Not even a Newbie ... yet!

The subject line says it all. I am having a retrofit ASHP install to replace my existing gas boiler and have been busy reading everything I can for about 6 months. I have grasped most of the theory and learned enough to give me the confidence to stand up to the installers and insist on certain changes to their original planned install - location, hardware and recommendations in general. I have recently started paying more attention to the monitoring aspects of this journey and it really interests me but I am not sure I will be able to cope with it.

My current solar is a pretty standard 4kW 16 panel array with Tranergy Inverter (to be replaced with 3.6kW) SolaX
Proposed ASHP System is Arotherm 5kW, Mixergy Slimline 180L cyl with plate heat exchanger

The new (separate) solar will be new GivEnergy AC 2.5kW inverter, JA Solar 3.24kW 8 panel array with 2 x GivEnergy 5.2kW batteries. Panels will be placed on east and west facing garage roof (pitched).

I have no experience at all with coding - apart from a little DOS about 30 years ago (I was in my mid 30s then) and enjoyed it but it was just basic config.sys files for flight sim games on a pentium pc!

I had a very quick look at python but struggled to follow the youtube video - “learn python in an hour” as it was ‘show and tell’ without explaining and being a bit of a knowledge sponge, I learn by absorbing the underpinning knowledge rather than looking and copying. I understand the importance of syntax and the like but the multitude of new terms and language on these threads has me doubting my ability to cope.

I have read some of the “getting started” posts and in particular the (huge) list of things which are recommended but not essential. My worry is that I will buy the kit and then not have a clue how to use it - particularly after fitting the second set of solar panels - once my boiler flue has gone from my garage roof. I would like to monitor both the pv system(s) and the ASHP too. I understand the theory of how the monitoring actually works, but I am less convinced (at the moment) that I could change the code if needed to make corrections or alterations.

Questions (fired from the hip) are simply:

  1. Do I HAVE to learn coding and if so, what do you suggest is the best start point and resource(s) for this learning. I had never heard of Python until I came across this site.
  2. Have I done the right thing by downloading PyCharm CE and Python Launcher (the latter doesn’t seem to do anything? - I don’t have a monitoring system to practice with/on.
  3. What depth of knowledge is the minimum (to start with) I don’t really understand the difference between python and linux etc. and it’s only today after I did a google search, I discovered what that is. And STILL no idea what Github is all about???
  4. Is there no alternative to using python etc, no ready-made app or programme to use instead?
  5. Is there a pathway or flowchart which might help us newbies? With the current increase in environmental awareness coupled with the government’s drive for more and more ‘green installs’, there will be a lot more newbies in the coming months n years who might benefit from such a pathway/flowchart.
  6. I understand the Arotherm comes with a pretty comprehensive controller - SensoComfort and also weather monitoring etc. - will this be any benefit to my desire for monitoring by itself?

I am using a Macbook Pro and am relatively competent with excel and formulas and have been running a monthly manual spreadsheet on my gas, elec, water and PV figures for about 8 years and really would like to keep on monitoring my new systems once they are installed. I have about 2 months before the systems will be up and running and would be willing and able to spend a couple of hours a day (at least) if the required route/pathways was easier to identify and follow.

So, over to you folks - do I have the makings of a Newbie?

Steve B

Welcome, Steve, to the OEM forum.

If you’re willing to learn, there are plenty of people here willing to help you.

I hadn’t until I was about 30 - and started with Fortran 4 on a mainframe 80 miles away, communicating via a 110 baud teletype and acoustic couplers on a phone line. So I had about a decade head-start on you. Since then and until I retired, it’s been a part of my job, not my job (I’m really a projects/applications electrical engineer).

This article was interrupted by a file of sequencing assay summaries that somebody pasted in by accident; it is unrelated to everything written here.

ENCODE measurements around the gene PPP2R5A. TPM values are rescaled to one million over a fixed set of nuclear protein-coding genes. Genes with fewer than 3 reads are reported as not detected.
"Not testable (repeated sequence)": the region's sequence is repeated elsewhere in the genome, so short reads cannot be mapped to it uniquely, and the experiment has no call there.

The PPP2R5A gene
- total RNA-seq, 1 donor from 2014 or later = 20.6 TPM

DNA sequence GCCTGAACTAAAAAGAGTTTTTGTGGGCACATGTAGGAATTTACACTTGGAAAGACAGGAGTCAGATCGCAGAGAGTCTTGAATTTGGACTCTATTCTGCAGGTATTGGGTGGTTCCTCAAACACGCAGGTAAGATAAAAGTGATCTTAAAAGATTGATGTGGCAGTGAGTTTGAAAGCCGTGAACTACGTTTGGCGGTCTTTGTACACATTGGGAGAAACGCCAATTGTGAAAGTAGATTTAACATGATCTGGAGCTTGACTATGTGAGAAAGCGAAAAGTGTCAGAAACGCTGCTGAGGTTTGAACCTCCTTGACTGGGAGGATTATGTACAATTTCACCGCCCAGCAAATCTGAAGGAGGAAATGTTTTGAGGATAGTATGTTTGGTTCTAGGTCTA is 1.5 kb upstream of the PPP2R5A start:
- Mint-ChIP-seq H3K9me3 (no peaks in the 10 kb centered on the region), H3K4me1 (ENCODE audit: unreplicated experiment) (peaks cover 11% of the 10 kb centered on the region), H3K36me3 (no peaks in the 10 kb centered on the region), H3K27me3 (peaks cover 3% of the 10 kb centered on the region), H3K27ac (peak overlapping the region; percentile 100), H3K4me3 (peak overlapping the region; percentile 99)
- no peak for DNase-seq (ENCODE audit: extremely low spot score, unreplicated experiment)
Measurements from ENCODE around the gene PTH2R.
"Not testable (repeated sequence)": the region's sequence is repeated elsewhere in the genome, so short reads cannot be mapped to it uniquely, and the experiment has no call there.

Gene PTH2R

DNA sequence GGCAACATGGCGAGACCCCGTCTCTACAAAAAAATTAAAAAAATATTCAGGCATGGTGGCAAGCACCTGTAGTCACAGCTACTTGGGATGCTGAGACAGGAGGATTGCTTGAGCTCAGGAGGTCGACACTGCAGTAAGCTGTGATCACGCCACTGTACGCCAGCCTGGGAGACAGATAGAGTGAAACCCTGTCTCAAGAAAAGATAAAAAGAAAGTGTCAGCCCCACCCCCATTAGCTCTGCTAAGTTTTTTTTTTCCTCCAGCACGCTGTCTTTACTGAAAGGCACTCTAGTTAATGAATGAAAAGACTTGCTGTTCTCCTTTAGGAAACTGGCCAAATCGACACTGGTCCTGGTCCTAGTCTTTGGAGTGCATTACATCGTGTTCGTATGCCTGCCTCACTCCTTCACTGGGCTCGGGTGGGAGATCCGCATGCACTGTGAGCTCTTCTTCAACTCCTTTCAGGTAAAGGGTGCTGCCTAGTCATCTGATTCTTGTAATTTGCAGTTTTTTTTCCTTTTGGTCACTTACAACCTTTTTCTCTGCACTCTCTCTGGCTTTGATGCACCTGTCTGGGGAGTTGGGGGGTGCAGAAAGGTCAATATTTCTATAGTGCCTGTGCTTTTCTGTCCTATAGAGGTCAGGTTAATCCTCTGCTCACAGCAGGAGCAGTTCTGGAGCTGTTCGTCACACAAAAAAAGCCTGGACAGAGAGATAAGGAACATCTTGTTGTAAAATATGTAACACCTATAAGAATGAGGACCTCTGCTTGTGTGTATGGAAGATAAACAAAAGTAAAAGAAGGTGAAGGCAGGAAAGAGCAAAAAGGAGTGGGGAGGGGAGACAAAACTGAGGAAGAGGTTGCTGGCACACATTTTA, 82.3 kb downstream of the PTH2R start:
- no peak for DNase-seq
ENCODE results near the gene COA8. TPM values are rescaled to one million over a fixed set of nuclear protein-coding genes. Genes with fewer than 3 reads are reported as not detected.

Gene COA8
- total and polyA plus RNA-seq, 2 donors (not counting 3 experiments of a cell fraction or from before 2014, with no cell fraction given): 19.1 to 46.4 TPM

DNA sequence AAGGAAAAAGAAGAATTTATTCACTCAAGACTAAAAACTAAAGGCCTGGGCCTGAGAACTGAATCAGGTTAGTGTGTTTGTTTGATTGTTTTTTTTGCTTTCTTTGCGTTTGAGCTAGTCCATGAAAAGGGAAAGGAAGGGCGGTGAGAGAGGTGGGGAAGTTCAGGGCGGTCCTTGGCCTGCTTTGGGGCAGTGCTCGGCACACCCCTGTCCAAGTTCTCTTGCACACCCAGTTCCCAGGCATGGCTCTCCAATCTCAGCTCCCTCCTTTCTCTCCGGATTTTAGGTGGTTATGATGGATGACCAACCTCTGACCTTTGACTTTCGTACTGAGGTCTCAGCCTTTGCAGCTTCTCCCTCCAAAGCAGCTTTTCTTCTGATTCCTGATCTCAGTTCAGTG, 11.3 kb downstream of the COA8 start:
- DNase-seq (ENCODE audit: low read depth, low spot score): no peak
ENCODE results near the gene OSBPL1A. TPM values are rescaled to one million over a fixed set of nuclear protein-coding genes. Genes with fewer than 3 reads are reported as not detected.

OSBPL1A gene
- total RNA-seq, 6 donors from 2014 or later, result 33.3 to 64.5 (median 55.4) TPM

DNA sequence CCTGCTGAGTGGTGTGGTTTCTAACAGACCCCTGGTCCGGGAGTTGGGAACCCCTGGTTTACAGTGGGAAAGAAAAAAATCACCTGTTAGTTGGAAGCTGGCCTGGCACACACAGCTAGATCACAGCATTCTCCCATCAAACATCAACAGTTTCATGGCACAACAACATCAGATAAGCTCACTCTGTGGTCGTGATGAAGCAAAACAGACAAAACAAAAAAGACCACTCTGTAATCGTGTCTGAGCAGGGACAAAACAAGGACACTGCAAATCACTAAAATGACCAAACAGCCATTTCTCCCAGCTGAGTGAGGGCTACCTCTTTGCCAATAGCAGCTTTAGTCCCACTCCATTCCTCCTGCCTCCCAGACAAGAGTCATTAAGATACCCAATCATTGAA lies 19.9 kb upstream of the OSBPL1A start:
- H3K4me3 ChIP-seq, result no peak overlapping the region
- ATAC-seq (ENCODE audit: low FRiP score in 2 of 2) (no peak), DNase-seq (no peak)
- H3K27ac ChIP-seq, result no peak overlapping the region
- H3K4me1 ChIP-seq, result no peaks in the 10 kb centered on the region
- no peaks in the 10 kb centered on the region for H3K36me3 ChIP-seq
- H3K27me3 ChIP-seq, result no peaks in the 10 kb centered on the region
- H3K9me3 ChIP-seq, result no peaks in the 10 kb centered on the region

There’s nothing wrong with that. It’s why you won’t find a video from me - ever. I write words and draw diagrams.

It’s unlikely you’ll need to do any changes to the code. Configuration, yes.

You’re not going to be the first there, don’t be afraid to ask. We’d much rather you ask than give the impression you understand when you don’t, and thus give up.

Most likely, no. Python is the default Raspberry Pi language, and I don’t know it, but I’ve seen enough languages to be able to follow the gist of what’s going on, and I just look up the bits I’m unsure of. The software for the nitty-gritty of monitoring is in C and C++. Linux is the operating system (c.f. Windows or MacOS) and MacOS is broadly similar to Linux and its forebear Unix - it’s more like MacOS than Windows. I’m using it now, the web browser I’m using to type this is running under Ubuntu Linux. The language is the interface between you and the instructions to the machine. The operating system is what runs the machine and allows the programs written in the language to work. So when you start a spreadsheet, it’s the OS that finds the file on the disk, loads it into memory, and provides the link between the keys you press or your mouse movements and the spreadsheet program. The program decides what to put on the screen and where, it’s the OS that does it.

Me too. I’ve got a very rough idea, but I won’t say - I might mislead you. I seem to manage quite well without it, I just inconvenience those who swear by it because I don’t play along with them and swear at it instead. All I use it for is downloading the things other people have worked on. All the stuff I’ve done for OEM has ended up there, but I actually publish it in the forum - somebody else picks it up and puts it on Github (and if they miss an update, Github becomes out of date).

Almost everything here IS ready-made, to the extent that you can buy an SD card for your Raspberry Pi from our shop with everything for your emonPi on it, or you can buy the SD card from your local Argos and flash it with the same software you downloaded from here. But all is open, both software sources and hardware designs, we don’t hide proprietary secrets. If you buy an emonPi2 (or emonPi3 when it appears), you will plug it in on your desk, connect to your Wi-Fi and it’s going to show you the mains voltage when you log in via your LAN and web browser and go to the Inputs page. Of course it won’t read anything else until you install it and connect current transformers etc. It will need configuring for what you have in your house, you won’t need to write any code but you will need to change or add names and numbers, and tell it what data you want to store and what graphs you need.